The Can-Am DS 450 is one of the most innovative sport ATVs to hit the market in a long time. The weld-less aluminum frame, inverted front brakes and amazing power-to-weight ratio are just a few of the features that caught everyone off guard when it first dropped. But the DS wasn't perfect; the power was very top-end heavy, and we felt like the handling was compromised by a tall ride height and excessive body roll. But with the right parts, those problems are easily corrected. So we became convinced we could build a project bike that would use all the strengths of the stock DS 450 while ironing out some of its kinks.
We began building our Project DS 450 down in Southern California, but we had grown tired of the usual fare of MX, dune and desert bikes usually associated with this area of the country. While these terrains are by far the most popular, they aren't the only type of terra firma you tear up while on the left coast. SoCal is also home to thousands of miles of mountain and high-desert trails. Venture off the beaten path and you can find winding trails, fire roads and even a mud-hole or two. So with that in mind, we found a focus for our Project DS 450; we wanted to build the ultimate West Coast trail machine.
To help us smooth out the DS 450's powerband, the guys at Motoworks hooked us up with their complete SR4 exhaust system. The SR4 features a proprietary stainless headpipe and performance-tuned aluminum muffler designed to give the DS 450 more low and midrange torque, thus creating a more ridable powerband overall. With some aftermarket pipes, fitment can be a problem, but we were thoroughly impressed with how perfectly our Motoworks exhaust mounted up. It also came with a quick drop-in spark arrestor, which was a must for our vegetated riding areas.
Motoworks also sent us its Fuel Management Interface (FMI) to help dial in the fuel delivery. The Motoworks FMI came preprogrammed with a map for the SR4 exhaust, but with the simple interface, we would be able to tweak the fuel curve out on the trail as needed. The FMI plugged right into the stock wiring and was a snap to install.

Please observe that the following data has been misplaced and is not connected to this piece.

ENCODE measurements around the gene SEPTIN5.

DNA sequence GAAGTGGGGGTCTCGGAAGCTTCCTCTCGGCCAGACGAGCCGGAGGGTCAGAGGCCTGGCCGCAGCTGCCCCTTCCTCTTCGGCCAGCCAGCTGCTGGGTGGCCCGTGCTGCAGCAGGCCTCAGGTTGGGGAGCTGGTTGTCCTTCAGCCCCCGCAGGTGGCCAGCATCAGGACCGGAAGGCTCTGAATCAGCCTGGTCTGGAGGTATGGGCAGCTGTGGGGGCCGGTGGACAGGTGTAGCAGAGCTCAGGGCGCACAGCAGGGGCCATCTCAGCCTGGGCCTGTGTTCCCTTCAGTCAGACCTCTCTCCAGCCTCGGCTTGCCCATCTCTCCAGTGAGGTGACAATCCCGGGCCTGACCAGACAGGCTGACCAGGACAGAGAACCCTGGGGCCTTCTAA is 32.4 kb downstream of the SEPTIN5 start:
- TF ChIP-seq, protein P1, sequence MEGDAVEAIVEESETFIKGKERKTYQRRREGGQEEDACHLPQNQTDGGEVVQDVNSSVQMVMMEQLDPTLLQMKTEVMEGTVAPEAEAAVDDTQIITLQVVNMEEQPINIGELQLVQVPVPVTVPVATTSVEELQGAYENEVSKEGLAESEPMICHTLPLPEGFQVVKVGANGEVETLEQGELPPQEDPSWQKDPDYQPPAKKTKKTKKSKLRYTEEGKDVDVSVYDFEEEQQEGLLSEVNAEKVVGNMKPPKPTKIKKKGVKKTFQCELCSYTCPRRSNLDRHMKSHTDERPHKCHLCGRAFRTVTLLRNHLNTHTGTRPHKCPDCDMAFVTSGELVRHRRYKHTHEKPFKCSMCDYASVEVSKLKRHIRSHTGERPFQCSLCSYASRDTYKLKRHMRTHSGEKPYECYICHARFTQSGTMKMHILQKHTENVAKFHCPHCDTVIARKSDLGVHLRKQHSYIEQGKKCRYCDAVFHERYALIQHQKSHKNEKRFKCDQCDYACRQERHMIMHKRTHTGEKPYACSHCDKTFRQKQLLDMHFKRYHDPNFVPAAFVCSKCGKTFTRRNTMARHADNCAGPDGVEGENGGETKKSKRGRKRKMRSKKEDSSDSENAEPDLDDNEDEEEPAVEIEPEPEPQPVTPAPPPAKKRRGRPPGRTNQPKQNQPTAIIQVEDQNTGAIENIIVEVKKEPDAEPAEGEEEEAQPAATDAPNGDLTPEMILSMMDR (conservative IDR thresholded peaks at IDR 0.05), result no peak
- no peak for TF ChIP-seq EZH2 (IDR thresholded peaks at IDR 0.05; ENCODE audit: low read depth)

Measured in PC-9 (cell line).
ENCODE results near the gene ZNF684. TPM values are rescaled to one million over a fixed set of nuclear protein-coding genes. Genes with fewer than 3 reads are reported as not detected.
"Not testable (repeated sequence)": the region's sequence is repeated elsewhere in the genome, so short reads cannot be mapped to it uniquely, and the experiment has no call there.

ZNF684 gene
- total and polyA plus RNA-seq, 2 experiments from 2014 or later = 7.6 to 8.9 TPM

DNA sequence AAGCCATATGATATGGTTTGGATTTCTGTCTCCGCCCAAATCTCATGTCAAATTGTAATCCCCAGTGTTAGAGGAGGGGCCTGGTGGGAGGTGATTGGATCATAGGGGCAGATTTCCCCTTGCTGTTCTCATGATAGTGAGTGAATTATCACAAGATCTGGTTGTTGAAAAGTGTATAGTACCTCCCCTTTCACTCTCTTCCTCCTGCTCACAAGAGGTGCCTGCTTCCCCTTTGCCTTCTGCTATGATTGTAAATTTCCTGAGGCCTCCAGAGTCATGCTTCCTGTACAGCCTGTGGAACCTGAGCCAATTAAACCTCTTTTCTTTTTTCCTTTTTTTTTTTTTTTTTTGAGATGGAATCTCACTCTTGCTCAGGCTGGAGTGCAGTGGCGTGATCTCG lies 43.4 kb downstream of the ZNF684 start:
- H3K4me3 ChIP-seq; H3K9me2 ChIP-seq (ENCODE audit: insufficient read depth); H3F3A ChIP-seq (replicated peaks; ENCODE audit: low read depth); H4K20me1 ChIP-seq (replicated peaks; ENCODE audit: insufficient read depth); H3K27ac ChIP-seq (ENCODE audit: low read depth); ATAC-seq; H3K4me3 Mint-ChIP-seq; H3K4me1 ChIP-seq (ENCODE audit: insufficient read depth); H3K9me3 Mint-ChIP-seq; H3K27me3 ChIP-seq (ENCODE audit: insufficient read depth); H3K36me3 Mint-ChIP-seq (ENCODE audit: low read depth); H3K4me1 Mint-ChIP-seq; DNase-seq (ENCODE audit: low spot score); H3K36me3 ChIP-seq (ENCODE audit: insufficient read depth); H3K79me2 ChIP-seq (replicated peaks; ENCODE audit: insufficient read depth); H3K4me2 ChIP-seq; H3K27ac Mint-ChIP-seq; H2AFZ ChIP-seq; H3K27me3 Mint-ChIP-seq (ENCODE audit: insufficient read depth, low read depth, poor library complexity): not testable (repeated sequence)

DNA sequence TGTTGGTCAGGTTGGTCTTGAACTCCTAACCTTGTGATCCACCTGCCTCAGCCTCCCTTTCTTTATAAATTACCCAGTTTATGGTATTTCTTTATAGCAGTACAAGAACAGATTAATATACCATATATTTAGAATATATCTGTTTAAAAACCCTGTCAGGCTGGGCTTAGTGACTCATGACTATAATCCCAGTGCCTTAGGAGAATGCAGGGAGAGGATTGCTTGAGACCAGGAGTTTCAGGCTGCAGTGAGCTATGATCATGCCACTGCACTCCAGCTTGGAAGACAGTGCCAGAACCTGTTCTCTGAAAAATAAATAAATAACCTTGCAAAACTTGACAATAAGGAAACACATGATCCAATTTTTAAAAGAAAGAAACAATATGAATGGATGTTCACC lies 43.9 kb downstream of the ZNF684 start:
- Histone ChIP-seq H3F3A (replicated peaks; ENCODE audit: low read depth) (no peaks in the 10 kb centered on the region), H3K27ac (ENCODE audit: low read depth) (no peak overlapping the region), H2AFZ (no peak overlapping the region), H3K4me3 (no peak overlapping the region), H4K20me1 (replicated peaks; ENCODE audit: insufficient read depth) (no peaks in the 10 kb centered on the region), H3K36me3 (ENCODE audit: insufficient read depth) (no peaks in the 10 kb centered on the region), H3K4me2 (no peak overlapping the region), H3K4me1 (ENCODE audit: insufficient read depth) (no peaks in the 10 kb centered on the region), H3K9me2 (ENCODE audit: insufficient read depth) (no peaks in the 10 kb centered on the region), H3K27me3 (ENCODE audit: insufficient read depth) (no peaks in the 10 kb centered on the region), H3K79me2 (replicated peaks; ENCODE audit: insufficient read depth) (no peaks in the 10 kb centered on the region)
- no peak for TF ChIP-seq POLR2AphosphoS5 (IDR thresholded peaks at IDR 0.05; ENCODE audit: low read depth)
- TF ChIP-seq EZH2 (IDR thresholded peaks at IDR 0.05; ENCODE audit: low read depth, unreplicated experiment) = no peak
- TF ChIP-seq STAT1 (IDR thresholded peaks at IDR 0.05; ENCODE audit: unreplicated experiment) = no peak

Since we had the exhaust covered, it was time to take a look at the intake. I've always been partial to K&N filters, mainly because I find them to be more durable and straightforward to service. One of the best ways to get a K&N filter on your bike is with a Pro Flow kit from Pro Design. The Pro Flow kit consists of a billet-aluminum airbox flange, either a Uni or K&N filter and an Outerwear. We also opted to pop the airbox lid off since we weren't going to be getting into any deep mud or water.
Under intense racing, some riders have found the DS 450 to run a little hot, so with the extra power we wanted to make sure our DS could keep its cool. We turned to the crew at PWR to set us up with one of their high-capacity radiators. Their hand-built radiators can be found on championship-winning race cars and motorcycles all around the world, so you know they mean business. The PWR radiator has a slightly larger fluid capacity and increased cooling efficiency to keep our DS 450's temp down.
Last but not least, we wanted to make sure we could count on the added power making its way to the wheels, so we installed a Regina Z-ring chain. The patented ring design helps increase flexibility and prolong the chain's life. Can-Am sells a special edition version of this chain as a factory accessory, complete with Can-Am yellow colored links--how awesome is that!